Research Programs: Collaborative Research

Period of Performance

7/1/2008 - 6/30/2011

Funding Totals

$200,000.00 (approved)
$200,000.00 (awarded)

The Emergence of States and Social Complexity in Greece: The Pylos Excavation Project

FAIN: RZ-50866-08

University of Missouri, St. Louis (St. Louis, MO 63121)
Michael Basil Cosmopoulos (Project Director: November 2007 to July 2009)
Michael L. Galaty (Project Director: July 2009 to December 2009)
Michael Basil Cosmopoulos (Project Director: January 2010 to June 2012)

Excavation, technical analysis, and interpretation of archaeological finds at Bronze-Age Iklaina on the southern Peloponnesus. (36 months)

The project examines the emergence of states and social complexity in Greece, through a systematic interdisciplinary investigation of the earliest recorded state, that of Pylos. We seek to analyze the specific mechanisms that led to the unification of regional centers of power (chiefdoms) into the centralized state of Pylos during the beginning of the Late Bronze Age (c. 1600-1100 BC). This will be done through the study of one of those chiefdoms-turned districts of the state of Pylos and its relation to the main capital of the state.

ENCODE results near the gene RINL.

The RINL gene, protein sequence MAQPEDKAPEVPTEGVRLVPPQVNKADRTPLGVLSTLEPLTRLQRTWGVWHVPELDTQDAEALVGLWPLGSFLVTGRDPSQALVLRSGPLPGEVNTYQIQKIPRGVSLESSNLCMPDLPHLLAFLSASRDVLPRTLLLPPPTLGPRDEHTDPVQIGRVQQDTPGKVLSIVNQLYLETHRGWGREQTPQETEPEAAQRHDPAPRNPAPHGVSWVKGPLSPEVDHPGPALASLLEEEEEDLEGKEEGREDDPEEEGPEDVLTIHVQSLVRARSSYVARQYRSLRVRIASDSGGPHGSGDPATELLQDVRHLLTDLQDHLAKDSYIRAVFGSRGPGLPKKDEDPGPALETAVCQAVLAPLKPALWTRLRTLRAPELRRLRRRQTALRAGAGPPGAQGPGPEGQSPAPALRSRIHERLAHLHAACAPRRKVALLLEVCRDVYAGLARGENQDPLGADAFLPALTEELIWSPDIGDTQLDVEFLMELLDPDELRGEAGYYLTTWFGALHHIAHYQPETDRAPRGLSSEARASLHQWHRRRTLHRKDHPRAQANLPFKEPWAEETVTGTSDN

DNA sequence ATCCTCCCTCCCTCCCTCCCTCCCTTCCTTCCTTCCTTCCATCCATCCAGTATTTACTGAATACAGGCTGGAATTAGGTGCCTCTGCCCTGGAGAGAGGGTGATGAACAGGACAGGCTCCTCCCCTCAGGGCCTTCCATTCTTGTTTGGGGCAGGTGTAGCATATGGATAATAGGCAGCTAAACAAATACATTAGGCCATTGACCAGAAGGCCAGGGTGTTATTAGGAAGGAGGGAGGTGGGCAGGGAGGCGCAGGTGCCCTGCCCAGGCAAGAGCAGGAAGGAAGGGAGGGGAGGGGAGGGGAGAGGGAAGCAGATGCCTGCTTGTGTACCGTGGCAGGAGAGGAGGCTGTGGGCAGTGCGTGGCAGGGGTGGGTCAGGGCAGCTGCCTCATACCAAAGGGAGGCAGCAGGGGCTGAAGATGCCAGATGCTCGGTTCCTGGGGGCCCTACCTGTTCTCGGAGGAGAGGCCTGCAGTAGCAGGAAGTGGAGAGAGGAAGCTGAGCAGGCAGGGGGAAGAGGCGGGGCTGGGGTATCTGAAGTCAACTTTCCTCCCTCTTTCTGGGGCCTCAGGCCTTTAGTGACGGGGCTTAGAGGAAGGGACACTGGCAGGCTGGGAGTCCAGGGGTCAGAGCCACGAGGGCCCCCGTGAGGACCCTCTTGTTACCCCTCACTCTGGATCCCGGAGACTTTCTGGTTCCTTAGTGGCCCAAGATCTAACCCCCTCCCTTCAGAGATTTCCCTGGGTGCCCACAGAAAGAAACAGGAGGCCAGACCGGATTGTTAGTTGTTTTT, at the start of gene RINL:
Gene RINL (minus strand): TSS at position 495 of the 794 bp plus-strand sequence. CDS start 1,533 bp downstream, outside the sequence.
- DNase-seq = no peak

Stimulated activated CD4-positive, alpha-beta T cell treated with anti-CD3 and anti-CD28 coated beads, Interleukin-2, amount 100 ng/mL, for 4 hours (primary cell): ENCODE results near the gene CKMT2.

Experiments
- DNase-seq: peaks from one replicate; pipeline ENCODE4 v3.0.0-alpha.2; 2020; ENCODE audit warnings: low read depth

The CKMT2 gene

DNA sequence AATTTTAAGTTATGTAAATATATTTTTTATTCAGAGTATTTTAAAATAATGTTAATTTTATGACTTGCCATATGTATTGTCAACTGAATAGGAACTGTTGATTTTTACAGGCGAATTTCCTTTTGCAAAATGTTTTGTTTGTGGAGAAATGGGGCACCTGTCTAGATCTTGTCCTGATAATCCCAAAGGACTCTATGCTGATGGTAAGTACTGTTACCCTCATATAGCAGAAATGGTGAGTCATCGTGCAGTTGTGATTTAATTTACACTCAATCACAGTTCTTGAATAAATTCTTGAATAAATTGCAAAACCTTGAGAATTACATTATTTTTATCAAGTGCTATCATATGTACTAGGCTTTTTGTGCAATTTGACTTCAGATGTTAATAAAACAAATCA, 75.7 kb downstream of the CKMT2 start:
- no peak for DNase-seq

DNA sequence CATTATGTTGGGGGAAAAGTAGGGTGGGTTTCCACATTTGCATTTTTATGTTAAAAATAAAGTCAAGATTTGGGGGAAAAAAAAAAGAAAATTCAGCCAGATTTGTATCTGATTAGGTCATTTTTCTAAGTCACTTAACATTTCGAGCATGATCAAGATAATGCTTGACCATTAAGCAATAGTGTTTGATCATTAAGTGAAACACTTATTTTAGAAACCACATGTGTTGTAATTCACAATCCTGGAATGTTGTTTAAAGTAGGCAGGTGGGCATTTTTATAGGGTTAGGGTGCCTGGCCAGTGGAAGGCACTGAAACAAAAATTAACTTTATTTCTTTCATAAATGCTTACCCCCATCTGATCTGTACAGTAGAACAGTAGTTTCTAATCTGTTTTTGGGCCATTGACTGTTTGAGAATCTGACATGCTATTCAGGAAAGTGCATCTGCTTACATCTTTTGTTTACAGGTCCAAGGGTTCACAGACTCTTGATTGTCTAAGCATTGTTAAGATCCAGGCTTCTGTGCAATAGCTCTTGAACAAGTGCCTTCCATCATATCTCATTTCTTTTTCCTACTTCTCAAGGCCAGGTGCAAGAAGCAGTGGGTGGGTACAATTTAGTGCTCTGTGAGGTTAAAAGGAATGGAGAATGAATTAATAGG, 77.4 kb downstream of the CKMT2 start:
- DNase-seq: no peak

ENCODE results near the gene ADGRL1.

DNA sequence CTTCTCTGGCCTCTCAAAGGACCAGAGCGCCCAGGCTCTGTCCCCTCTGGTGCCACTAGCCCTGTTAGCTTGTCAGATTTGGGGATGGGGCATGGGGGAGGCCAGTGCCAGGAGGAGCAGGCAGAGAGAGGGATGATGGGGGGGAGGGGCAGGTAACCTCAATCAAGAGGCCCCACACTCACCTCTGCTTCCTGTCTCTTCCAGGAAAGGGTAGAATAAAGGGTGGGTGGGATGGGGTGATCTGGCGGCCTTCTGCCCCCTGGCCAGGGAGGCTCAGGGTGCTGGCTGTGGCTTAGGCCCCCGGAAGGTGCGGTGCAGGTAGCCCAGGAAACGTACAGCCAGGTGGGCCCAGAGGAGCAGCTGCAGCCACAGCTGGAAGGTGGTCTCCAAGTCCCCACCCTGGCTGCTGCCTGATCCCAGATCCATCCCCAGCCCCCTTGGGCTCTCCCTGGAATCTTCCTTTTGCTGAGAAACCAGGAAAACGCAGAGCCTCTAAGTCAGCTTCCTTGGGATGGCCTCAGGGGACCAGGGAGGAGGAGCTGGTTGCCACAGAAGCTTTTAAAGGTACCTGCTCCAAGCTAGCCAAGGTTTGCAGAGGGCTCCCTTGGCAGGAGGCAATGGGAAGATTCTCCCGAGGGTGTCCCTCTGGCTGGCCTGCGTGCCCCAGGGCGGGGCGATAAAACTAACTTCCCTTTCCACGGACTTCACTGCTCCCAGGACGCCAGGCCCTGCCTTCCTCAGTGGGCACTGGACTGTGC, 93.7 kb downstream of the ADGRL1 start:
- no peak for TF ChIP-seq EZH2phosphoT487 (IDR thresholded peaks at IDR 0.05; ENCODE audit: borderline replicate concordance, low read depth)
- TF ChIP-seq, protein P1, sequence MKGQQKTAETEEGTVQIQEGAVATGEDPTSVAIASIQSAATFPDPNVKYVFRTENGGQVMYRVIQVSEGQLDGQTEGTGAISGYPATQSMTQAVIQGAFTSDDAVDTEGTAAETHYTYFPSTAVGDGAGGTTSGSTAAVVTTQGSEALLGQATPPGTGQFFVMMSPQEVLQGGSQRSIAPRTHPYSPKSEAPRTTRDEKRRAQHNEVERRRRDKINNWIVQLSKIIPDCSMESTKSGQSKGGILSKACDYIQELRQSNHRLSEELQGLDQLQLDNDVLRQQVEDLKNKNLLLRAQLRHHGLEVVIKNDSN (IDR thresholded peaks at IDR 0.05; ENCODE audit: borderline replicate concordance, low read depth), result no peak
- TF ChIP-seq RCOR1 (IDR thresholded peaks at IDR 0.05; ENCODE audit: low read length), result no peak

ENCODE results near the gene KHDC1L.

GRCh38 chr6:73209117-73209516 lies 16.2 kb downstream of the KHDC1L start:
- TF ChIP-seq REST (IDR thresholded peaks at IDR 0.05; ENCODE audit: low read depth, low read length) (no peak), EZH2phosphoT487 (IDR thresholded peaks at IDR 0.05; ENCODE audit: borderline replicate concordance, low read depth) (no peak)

Media Coverage

RZ5086608 (Media Coverage)
Author(s): Amanda Summer
Publication: Archaeology
Date: 7/1/2012
Abstract: At the site of Iklaina, in Pylos, on Greeceā€™s southwestern Peloponnese, excavations directed by Michael Cosmopoulos of the University of Missouri, St. Louis, are revealing new evidence of how the Mycenaean state functioned during the period from approximately 1650 to 1100 B.C., a time famous for such mythical sagas as the Trojan War.